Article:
Trim the stem ends off the green beans and bring a large pot of water to the boil.
Shuck the corn.
Blanch the beans for 1 min in the salted boiling water.
After 30 seconds have passed, blanch the corn for the remaining 20 seconds. Drain the beans and corn and set in a colander to drain.Hold the corn and then shave the kernels off. Use the back of the knife to scrape the ear to get all the sweetness.
Half the tomatoes with a sharp knife.
Create the dressing by juicing the lemons,
seasoning with salt and pepper and whisking in the olive oil.

Time to assemble. Toss the beans in the dressing, add the corn and tomatoes. Then sprinkle on the feta cheese, hazelnuts and tear the basil leaves before adding to salad.
Toss to coat and serve.
This salad is refreshing, light and so simple to make. It takes my favorite summer flavors and combines them all in one super-dish. Here's to this past summer! Now, bring on the fall flavors of pears, persimmons, and acorn squash. Oh, and it's almost red Starbucks cup season.

Recipe by Spencer Huey

Tuesday, August 16, 2011

Chocolate Dessert Waffles

What a summer it's been! I spent the first four weeks of my summer working at Hume Lake Christian Camps. I went to Hume Lake as a camper in high school and it was always the highlight of my summer. It was a special place where God taught me so much about his character and love for us. Because it was such a life changing experience for me, I wanted to give back and help to create similar experiences for other students. Hume Lake sits right in the Sequoia National Forest so it's complete with forests, a lake, and the ever present Christmas tree smell. I worked at Hume San Diego which is the camp's off campus site. We set up on Point Loma Nazarene University's campus which has a constant view of the ocean and the sound of waves crashing on the cliffs. Beach or Mountains? Now that's a hard choice to make.

Last year, I worked as activities and recreation staff. We would run organized rec games and take students to the beach to surf, bike, kayak and swim. This year, I'm a lead counselor. Our primary function is to be a resource for the youth pastors and counselors. We want to take care of all the logistics so that they can be there for their students. It's kinda like being an RA on a floor of campers. It's so great to go around and talk with the students about what God has been teaching them. It brings me back to when I was there age and trying to figure out what it means to seek after God and his will in my life. I really enjoy being a lead and developing these friendships with churches and students. Having beach duty isn't so bad either.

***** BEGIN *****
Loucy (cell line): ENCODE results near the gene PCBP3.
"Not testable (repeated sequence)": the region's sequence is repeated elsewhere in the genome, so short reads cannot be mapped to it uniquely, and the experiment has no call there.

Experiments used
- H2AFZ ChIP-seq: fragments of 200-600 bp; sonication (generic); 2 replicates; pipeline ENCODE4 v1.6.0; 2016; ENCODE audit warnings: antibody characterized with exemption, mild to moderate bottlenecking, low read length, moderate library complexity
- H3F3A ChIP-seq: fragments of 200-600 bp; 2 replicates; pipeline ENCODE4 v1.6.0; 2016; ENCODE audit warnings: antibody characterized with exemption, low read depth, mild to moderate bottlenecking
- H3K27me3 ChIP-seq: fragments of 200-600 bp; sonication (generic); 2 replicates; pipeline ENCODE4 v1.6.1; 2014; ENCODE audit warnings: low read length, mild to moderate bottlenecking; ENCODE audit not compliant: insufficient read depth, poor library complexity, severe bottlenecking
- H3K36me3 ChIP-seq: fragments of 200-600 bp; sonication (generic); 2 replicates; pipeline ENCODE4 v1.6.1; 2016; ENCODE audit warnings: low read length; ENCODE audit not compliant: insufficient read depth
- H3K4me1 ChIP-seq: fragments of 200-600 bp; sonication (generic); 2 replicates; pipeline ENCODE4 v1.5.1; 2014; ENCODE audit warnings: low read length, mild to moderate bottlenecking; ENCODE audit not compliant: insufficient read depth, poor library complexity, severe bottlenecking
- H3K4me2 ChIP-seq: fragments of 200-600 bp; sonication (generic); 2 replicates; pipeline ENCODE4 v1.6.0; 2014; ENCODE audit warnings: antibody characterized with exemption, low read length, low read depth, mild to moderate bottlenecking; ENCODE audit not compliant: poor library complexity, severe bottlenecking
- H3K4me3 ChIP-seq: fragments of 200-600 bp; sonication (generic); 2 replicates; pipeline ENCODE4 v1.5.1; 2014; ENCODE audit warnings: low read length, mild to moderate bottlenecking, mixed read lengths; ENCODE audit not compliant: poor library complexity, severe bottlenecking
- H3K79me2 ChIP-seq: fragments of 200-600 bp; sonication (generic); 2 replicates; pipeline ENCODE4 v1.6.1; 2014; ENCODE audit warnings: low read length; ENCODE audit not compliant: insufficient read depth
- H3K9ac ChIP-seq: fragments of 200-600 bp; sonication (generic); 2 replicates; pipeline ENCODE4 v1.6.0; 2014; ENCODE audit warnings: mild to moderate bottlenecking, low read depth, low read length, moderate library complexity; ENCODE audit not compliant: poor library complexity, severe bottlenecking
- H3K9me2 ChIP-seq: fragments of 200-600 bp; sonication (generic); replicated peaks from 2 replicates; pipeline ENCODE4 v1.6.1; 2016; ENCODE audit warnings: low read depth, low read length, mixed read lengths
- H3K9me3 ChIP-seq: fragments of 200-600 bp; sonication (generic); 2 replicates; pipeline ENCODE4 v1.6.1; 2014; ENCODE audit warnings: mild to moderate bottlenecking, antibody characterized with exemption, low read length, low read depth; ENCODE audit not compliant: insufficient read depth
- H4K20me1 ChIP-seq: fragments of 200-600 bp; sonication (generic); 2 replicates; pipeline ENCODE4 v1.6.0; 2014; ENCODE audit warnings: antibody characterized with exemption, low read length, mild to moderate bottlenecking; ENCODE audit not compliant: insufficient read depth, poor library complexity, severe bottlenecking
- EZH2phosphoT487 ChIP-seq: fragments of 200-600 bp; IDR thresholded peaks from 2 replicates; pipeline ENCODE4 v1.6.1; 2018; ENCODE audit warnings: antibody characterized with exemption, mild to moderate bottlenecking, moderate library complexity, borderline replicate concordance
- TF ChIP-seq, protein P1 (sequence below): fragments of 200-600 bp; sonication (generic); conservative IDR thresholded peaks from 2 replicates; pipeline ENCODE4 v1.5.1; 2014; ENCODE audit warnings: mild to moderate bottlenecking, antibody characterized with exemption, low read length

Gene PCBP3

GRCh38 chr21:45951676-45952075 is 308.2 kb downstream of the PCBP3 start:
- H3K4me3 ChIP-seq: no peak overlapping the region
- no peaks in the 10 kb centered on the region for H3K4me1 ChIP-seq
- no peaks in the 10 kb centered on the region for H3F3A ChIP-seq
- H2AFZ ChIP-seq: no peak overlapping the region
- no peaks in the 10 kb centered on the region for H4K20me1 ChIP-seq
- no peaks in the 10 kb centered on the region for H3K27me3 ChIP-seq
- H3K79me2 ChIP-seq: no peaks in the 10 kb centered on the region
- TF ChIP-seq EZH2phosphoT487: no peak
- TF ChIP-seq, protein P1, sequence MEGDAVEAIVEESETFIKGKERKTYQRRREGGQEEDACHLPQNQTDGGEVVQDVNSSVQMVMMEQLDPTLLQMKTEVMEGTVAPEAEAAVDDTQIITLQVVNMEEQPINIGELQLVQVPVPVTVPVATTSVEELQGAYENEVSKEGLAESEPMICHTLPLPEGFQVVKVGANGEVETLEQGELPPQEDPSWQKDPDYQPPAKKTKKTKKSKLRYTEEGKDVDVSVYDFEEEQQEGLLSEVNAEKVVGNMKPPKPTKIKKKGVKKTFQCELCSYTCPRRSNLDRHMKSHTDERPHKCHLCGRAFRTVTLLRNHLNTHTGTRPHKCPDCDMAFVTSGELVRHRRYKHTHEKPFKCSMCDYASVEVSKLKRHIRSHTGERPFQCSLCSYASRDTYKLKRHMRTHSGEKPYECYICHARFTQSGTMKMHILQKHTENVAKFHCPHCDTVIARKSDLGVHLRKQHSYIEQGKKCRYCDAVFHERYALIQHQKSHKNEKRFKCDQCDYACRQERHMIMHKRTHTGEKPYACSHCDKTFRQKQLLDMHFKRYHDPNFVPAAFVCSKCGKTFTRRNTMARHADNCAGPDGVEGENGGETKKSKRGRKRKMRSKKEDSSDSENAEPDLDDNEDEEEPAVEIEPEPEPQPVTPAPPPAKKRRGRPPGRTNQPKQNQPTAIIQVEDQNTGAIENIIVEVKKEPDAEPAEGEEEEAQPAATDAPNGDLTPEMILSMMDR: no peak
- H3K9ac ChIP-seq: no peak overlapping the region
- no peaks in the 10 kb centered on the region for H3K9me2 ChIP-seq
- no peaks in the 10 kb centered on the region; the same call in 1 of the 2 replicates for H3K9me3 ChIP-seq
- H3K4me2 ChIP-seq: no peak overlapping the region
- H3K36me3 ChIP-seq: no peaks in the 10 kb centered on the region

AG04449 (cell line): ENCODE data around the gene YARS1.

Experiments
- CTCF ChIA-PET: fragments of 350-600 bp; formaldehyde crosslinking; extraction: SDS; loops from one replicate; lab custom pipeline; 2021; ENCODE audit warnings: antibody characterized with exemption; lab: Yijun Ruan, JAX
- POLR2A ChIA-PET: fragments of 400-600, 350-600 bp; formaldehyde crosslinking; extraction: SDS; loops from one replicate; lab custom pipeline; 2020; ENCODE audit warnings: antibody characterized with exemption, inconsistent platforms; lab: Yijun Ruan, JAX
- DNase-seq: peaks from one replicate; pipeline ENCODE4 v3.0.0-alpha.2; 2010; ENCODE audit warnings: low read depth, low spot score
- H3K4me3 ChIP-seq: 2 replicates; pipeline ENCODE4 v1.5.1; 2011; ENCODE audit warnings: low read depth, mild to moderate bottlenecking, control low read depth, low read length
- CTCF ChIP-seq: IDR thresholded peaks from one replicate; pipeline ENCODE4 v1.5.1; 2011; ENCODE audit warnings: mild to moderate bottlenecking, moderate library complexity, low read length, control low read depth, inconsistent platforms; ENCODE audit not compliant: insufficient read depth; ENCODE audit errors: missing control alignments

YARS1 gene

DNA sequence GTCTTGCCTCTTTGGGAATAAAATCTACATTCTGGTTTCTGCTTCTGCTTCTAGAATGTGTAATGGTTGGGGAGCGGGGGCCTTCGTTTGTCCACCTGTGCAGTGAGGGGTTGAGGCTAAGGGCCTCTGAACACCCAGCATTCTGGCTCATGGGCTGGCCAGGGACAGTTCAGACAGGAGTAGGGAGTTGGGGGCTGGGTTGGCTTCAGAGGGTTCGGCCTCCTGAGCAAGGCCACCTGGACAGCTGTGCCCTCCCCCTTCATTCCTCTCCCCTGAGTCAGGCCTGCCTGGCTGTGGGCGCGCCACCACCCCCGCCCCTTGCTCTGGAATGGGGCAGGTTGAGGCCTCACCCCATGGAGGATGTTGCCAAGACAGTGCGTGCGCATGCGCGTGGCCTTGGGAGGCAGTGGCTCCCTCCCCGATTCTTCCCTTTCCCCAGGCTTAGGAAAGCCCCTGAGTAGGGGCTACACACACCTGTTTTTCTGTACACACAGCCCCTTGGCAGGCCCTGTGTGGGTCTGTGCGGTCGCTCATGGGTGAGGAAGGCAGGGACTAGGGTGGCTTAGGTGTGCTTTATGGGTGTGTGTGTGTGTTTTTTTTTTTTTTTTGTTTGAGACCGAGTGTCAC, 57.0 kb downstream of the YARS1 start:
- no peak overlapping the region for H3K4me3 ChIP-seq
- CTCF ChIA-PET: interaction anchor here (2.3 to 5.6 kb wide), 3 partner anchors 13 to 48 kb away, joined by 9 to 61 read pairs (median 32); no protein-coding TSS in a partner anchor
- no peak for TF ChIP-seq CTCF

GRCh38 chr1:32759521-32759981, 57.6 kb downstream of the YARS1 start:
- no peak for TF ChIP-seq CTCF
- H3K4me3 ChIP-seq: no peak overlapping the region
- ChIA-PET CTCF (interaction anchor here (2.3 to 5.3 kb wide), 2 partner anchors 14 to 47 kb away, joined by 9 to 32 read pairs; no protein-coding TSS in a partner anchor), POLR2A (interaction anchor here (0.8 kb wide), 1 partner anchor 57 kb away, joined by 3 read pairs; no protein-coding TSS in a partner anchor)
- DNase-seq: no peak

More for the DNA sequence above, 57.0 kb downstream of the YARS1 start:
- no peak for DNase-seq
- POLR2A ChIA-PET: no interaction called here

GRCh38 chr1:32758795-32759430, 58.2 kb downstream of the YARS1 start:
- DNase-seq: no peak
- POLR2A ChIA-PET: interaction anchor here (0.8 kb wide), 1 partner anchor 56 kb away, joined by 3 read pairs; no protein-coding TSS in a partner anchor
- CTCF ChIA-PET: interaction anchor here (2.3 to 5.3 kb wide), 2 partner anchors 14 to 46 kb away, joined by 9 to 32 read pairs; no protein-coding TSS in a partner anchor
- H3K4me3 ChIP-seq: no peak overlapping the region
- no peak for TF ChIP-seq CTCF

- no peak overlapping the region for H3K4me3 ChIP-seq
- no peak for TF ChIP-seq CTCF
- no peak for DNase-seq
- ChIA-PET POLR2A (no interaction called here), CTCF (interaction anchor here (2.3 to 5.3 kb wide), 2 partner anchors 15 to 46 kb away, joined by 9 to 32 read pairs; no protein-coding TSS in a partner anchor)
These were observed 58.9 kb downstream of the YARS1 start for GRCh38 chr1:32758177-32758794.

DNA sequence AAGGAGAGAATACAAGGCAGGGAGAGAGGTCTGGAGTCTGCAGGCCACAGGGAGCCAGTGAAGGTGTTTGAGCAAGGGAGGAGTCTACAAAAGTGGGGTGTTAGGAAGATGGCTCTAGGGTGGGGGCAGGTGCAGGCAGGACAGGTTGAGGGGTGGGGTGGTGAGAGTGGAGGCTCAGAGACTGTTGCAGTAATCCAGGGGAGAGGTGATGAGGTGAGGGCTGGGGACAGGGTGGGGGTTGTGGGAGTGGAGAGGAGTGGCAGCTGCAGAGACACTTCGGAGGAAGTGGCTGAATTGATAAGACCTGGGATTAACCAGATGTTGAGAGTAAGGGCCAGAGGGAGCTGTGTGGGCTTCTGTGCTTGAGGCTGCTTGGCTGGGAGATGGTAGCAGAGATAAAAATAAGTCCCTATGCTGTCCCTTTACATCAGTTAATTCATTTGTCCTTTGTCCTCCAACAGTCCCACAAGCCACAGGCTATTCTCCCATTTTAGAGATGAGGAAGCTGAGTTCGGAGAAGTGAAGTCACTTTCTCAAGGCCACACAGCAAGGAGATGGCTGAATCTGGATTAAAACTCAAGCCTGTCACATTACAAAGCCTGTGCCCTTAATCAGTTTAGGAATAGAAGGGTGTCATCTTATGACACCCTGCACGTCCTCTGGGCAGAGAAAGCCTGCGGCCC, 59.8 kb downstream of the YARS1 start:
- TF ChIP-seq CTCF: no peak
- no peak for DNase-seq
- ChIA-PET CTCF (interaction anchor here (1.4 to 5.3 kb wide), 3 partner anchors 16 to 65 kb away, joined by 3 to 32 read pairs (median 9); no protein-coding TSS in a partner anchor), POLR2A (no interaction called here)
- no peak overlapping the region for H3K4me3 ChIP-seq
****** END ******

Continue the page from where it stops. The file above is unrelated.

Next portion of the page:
Our western-style theme, All In, takes a look at the lives of David and Saul. It examines what it means to be all in for Christ and follow after God's heart, regardless of the circumstances. Saul often made decisions on his own without seeking God's help. He was looking victory, glory and approval from others which resulted in failure, pride, and jealousy. He was rejected as king because he did not follow after God's will. Conversely, David despite his flaws and sins went to God for advice and wisdom; he was a man after God's own heart. Despite the odds, he knew that God had to be trusted no matter the circumstance. Our theme verse is from Psalm 40.8 "I desire to do your will, O my God; your law is within my heart." Through this theme, students, counselors and staff alike will learn to seek after Christ, emulate his character and strive to follow after God's own heart.